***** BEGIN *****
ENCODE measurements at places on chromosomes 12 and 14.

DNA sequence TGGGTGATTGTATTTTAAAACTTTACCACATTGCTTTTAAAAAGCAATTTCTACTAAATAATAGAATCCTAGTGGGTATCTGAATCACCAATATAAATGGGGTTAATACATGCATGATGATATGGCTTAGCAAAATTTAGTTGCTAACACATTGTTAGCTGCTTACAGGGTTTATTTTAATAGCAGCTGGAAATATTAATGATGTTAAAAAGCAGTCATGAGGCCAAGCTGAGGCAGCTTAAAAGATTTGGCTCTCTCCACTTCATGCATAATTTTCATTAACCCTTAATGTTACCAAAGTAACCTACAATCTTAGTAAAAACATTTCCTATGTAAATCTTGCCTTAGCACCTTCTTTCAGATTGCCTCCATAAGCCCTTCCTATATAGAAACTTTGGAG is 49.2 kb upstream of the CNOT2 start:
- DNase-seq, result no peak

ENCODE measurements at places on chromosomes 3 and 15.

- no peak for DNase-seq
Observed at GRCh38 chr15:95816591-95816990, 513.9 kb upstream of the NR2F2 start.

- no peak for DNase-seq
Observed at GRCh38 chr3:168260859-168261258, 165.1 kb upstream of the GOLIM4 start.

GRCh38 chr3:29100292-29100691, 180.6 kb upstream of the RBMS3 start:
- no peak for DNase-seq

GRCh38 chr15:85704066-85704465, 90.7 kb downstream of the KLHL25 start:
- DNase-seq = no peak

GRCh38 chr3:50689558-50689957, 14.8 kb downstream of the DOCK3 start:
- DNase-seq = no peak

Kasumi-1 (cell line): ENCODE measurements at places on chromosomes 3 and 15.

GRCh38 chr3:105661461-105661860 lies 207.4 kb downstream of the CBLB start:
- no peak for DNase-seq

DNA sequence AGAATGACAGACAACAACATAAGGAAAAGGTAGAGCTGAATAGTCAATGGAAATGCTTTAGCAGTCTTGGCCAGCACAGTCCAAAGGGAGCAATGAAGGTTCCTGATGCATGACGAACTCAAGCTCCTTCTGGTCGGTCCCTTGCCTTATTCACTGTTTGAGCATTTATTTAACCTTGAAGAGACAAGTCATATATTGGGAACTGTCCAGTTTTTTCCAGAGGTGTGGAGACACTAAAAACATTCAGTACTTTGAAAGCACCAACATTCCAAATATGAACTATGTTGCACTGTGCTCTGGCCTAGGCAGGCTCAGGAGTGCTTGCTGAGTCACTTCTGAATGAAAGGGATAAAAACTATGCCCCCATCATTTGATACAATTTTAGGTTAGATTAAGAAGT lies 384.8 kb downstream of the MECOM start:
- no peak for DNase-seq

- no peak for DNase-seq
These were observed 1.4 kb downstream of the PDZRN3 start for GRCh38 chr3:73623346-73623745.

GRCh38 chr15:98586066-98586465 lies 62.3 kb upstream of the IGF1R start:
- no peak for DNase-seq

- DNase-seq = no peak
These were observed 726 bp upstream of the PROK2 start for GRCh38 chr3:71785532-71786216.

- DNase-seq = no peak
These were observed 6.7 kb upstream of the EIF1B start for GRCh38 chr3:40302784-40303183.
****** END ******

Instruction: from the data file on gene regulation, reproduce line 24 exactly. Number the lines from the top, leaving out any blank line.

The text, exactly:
- DNase-seq = no peak